for both the organized and disorganized list.

Organized List

Disorganized List

Participant No.

Words recalled

Participant No.

Words recalled

1

16

1

6

2

16

2

6

3

17

3

7

4

14

4

7

5

17

5

5

6

15

6

6

7

14

7

6

8

16

8

5

9

15

9

6

10

16

10

7

11

16

11

6

12

12

12

5

13

15

13

6

14

16

14

4

15

14

15

5

16

17

16

7

17

14

17

6

18

13

18

7

19

18

19

7

20

16

20

6

Measures of Central Tendency

----------------------------

Organized List

Disorganized List

Mean

15.35

6

Median

16

6

Mode

16

6

Range

6

3

15.35

¾¾ = 0.697 * 100 \ 70% is the average number of words recalled from

the organized list.

22

6

¾¾ = 0.272 * 100 \ 27% is the average number of words recalled from

the disorganized list.

22

Results Analysis

The results displayed in the table clearly show that when words are

arranged in an organized structure it does improve memory and the

ability to store and recall information.

The average number of words recalled from the organized list is 15.35,

that's 70% of all the words recalled. Whereas the list arranged in a

random order only recalled an average of 6 words, that's only 27% of

the total words recalled.

These figures show what an obvious effect organization imposes on

memory. It seems to apparently increase memory capacity.

Short-term memory has a limited capacity of approximately 7± 2 slots

of information. This is supported by the fact that an average of 6

words were recalled from the disorganized list.

However an average of 15 words were recalled from the disorganized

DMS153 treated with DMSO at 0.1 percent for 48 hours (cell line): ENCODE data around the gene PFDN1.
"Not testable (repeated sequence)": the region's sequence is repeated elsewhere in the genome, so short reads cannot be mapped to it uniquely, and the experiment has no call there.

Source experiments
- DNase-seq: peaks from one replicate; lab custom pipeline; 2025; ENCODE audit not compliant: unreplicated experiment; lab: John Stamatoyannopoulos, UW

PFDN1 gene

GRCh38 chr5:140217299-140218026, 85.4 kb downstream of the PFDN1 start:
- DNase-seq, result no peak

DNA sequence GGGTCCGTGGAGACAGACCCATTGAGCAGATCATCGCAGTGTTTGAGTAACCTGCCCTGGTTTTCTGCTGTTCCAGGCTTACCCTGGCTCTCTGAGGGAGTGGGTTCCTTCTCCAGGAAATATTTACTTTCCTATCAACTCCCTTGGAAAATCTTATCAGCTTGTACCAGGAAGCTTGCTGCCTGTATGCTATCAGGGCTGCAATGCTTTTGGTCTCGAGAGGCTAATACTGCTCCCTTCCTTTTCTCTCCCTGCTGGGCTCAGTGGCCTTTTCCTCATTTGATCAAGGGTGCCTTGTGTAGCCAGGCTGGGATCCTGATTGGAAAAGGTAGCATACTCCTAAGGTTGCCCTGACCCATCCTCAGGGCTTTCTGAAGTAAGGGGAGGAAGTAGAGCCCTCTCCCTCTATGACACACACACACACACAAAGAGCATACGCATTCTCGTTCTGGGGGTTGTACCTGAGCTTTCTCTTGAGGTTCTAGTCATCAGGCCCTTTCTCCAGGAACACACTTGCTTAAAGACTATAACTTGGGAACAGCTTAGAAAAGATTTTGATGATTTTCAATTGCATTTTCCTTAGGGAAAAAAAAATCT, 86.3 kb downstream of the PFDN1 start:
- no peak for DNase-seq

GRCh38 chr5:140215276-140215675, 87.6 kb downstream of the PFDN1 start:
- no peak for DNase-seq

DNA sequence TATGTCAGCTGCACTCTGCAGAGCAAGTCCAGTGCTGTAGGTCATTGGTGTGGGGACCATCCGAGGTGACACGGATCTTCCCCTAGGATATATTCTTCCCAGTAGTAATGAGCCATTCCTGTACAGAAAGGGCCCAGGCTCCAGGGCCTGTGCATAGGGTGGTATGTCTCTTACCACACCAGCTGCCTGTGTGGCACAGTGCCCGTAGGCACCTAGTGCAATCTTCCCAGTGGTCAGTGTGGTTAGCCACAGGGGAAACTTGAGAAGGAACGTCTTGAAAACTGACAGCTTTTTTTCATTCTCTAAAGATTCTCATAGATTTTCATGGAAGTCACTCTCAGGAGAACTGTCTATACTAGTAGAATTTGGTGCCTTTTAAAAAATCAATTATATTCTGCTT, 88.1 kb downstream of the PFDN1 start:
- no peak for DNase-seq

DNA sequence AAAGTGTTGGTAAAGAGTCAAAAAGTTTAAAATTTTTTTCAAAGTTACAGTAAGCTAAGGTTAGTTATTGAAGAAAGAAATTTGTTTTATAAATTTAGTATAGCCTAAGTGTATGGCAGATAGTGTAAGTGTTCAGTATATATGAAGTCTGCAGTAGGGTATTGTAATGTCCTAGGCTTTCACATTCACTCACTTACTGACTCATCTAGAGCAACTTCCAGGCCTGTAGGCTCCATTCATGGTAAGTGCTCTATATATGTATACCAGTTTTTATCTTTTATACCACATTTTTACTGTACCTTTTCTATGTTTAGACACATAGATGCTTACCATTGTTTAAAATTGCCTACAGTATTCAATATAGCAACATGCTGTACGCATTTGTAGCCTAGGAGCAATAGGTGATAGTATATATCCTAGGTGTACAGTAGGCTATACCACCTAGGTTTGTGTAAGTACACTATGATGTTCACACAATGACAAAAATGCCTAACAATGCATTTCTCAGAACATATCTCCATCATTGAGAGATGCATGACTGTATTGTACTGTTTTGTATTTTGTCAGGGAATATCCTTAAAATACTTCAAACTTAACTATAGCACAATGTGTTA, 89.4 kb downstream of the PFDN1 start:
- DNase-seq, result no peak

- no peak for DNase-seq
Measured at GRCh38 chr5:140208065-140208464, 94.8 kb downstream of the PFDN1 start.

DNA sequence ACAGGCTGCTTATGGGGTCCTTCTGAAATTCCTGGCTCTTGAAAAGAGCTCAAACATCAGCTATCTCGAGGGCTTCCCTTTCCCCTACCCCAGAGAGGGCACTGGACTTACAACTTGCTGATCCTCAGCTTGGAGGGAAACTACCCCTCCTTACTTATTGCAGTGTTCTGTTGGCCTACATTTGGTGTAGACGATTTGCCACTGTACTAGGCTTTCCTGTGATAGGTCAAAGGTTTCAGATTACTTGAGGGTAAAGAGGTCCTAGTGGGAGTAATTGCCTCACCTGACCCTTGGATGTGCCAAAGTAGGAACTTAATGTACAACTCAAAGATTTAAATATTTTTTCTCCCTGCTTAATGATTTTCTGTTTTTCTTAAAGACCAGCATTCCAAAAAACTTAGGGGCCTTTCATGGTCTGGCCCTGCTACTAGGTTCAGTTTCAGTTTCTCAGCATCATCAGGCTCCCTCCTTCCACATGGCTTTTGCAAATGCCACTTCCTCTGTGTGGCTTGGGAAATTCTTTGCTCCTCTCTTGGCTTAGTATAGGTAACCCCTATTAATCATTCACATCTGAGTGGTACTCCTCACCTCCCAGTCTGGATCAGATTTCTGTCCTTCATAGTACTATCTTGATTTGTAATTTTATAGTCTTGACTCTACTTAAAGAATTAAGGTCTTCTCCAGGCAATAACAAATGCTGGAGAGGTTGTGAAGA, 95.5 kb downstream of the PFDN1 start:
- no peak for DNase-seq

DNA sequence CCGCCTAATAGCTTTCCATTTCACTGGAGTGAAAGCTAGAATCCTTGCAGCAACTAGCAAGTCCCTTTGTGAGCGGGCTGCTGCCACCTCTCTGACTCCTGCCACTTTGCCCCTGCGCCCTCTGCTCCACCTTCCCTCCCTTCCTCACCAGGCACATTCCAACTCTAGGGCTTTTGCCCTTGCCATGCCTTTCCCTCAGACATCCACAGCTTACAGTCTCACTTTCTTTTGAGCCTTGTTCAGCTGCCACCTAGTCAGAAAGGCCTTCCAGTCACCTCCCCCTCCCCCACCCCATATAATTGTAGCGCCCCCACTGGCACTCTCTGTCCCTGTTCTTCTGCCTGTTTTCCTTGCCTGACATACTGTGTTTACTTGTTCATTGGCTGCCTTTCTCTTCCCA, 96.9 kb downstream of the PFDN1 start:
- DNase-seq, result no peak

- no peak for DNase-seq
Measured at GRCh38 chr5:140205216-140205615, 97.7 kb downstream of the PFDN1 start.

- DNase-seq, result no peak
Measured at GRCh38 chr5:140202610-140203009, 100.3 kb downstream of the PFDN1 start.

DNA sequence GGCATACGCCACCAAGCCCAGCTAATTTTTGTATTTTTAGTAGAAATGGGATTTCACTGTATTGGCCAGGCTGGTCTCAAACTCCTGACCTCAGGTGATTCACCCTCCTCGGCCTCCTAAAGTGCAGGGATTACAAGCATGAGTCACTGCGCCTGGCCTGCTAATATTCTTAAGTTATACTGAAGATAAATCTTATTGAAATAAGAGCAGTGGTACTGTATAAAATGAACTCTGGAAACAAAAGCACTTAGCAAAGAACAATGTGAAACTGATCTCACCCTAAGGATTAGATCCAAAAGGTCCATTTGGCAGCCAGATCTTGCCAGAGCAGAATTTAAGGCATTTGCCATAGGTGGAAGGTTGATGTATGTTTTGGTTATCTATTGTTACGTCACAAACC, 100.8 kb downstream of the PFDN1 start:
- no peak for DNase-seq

list, this is much more data than can be stored in short term memory.

This is evidence that a process called 'chunking' took place. Chunking

is a process which involves relating and combining information to

knowledge already stored in long term memory. This apparently

increases the capacity of short term memory by giving data a structure

and meaning it did not already process therefore increasing the size

of a meaningful chunk. So although we only have the ability to store 7±

2 slots of information in STM, A slot can be very large.

In the case of the organized list, chunking would most likely occur by

relating and combining the information into the already structured

groups of salads, fruits and vegetables.

From the results I have obtained I can confidently conclude that my

hypothesis can be accepted that a greater number of words are indeed

recalled from an organized list compared with the same list of words

in a random order.

I can therefore reject my null hypothesis that the results produced

were not due to chance but due to the structure that organization

imposes.

Discussion

----------

¨ Implications of the study

My results support the hypothesis that people do indeed recall more

words from an organized list than from a disorganized list. The

average number of words recalled from the organized list was 15.35